However, if a retailer’s customers are the general public (who are not VAT-registered), then they cannot recover the VAT. Therefore, the VAT is an additional cost to the public and inflates the retail price, so think carefully about whether you have to charge VAT. If the retailer’s rivals are not VAT-registered, its prices won’t be as competitive.

The different VAT rates

To illustrate point two, let’s look at the different categories items fall into for VAT purposes:

NameCurrent rateDescription and examples
Standard20%The standard rate of VAT is the default rate - this is the rate that's charged on most goods and services in the UK unless they're specifically identified as being reduced or zero-rated.
Reduced5%Domestic fuel and power, installation of energy-saving materials, sanitary hygiene products, children's car seat, etc.
Zero0%Food (not meals in a restaurant or hot takeaways though), books/ newspapers, children's clothes/ shoes, public transport etc.
ExemptN/aThe law stipulates that VAT exempt goods or services must not have any VAT charged on them. Examples include insurance, providing credit, education, fundraising, membership, etc.
Outside the scopeN/aItems that are completely outside of the UK VAT system. Examples include drawings, wages, MOT tests, rates, etc.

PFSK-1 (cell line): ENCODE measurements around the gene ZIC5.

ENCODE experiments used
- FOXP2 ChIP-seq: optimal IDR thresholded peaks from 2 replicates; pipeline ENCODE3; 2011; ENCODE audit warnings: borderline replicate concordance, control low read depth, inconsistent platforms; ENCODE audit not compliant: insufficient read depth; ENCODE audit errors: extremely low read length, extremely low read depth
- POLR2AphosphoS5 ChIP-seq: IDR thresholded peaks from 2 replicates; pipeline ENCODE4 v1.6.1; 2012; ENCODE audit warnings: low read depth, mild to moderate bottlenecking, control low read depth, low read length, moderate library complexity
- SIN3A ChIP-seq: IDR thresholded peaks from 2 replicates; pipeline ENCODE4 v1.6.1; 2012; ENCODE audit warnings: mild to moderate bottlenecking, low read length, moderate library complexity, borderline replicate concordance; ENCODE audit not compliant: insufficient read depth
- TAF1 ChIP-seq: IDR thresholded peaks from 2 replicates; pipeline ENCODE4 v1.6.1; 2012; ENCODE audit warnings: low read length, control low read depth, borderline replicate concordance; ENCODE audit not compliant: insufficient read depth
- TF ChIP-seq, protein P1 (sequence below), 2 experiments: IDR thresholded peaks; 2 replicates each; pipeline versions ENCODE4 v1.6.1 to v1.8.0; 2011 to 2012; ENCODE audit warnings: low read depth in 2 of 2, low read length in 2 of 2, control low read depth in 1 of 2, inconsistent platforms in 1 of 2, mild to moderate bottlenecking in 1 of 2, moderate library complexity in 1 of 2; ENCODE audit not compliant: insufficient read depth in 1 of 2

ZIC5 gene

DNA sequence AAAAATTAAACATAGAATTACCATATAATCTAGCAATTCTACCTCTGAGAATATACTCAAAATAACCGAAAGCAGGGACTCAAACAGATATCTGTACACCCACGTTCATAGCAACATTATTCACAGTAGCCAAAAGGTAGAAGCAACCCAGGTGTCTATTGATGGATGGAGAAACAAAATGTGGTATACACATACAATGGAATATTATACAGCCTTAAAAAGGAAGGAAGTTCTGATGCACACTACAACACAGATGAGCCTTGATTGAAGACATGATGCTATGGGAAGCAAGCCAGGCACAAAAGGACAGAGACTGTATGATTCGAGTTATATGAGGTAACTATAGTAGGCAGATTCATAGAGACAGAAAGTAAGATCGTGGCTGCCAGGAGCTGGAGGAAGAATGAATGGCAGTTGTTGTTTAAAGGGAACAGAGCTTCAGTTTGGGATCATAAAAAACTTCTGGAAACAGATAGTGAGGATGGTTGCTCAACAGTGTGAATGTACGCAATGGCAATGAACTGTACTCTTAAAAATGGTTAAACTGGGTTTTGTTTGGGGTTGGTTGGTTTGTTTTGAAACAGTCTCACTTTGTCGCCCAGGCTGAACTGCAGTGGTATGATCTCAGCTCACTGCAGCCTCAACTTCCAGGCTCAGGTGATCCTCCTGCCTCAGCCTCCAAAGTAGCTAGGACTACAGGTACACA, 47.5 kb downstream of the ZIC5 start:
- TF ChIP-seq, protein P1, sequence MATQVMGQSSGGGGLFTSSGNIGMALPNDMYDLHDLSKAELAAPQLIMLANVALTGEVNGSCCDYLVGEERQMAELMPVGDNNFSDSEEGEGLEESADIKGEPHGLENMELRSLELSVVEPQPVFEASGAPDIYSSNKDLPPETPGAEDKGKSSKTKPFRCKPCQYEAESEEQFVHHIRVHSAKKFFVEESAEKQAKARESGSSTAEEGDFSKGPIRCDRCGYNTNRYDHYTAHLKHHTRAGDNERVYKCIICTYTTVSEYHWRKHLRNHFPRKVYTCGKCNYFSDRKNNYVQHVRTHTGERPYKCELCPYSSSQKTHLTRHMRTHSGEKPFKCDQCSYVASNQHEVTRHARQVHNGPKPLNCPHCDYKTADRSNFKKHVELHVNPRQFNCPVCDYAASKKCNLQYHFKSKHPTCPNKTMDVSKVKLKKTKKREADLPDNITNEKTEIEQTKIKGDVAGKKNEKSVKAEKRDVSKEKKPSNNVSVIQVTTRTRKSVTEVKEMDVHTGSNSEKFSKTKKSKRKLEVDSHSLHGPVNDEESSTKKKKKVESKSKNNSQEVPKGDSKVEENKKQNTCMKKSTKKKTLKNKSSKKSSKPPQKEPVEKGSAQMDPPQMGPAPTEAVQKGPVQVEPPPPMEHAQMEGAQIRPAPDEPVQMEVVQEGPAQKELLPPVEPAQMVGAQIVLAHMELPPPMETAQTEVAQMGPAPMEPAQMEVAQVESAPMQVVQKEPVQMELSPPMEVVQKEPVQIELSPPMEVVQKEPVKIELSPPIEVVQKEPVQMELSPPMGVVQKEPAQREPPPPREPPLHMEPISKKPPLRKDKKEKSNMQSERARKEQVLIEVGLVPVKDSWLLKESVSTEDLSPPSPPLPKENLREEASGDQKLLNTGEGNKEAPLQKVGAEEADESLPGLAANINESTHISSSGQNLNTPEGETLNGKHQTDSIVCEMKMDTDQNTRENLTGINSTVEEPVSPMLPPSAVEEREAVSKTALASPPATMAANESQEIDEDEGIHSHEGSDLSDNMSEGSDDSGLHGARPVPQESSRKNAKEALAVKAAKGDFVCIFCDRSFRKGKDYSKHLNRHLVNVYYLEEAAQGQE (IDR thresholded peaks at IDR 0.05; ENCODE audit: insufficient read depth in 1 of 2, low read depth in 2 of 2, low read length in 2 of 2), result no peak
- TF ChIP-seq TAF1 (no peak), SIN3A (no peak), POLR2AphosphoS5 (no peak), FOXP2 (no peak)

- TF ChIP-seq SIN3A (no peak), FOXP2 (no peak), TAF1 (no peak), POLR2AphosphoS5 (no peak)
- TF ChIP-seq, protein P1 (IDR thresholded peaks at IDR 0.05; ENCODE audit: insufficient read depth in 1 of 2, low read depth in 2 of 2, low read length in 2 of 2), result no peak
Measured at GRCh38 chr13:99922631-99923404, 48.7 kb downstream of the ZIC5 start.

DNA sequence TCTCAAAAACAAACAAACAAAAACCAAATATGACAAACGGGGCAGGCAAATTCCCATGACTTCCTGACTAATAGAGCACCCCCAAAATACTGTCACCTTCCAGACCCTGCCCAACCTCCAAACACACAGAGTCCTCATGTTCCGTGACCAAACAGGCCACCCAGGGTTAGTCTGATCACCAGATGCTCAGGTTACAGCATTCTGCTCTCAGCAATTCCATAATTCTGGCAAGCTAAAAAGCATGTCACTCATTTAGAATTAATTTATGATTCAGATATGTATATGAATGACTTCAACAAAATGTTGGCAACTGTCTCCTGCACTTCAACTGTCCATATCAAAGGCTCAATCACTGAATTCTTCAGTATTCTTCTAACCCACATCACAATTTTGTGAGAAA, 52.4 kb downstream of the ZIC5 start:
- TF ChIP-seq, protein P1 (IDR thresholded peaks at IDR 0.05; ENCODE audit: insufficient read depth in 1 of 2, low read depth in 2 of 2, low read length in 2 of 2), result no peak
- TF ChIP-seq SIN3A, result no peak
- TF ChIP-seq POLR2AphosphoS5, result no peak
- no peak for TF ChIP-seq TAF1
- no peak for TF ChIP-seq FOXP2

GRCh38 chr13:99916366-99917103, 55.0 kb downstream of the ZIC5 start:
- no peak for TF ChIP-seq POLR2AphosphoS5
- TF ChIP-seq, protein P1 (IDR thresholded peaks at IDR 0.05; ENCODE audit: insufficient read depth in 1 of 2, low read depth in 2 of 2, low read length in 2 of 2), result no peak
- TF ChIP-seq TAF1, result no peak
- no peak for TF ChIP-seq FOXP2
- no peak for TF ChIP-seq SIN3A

Farming is an industry where VAT refunds often occur. Their direct purchases are mostly zero-rated and so are their sales. However, any VAT they incur on other expenses such as overheads or equipment can be recovered – hence the refund position.

Other examples of businesses that may wish to register for VAT voluntarily might include a green grocers or a children’s shoe shop. Again, their sales and direct purchases will generally be zero-rated, however, if they incur any overheads, legal fees or equipment, they should be able to recover any VAT they’ve been charged on these purchases.

Choosing a VAT scheme

Once you’ve established when to register for VAT, you’ll want to consider the most appropriate VAT scheme for your business. There are three main options:

VAT flat rate scheme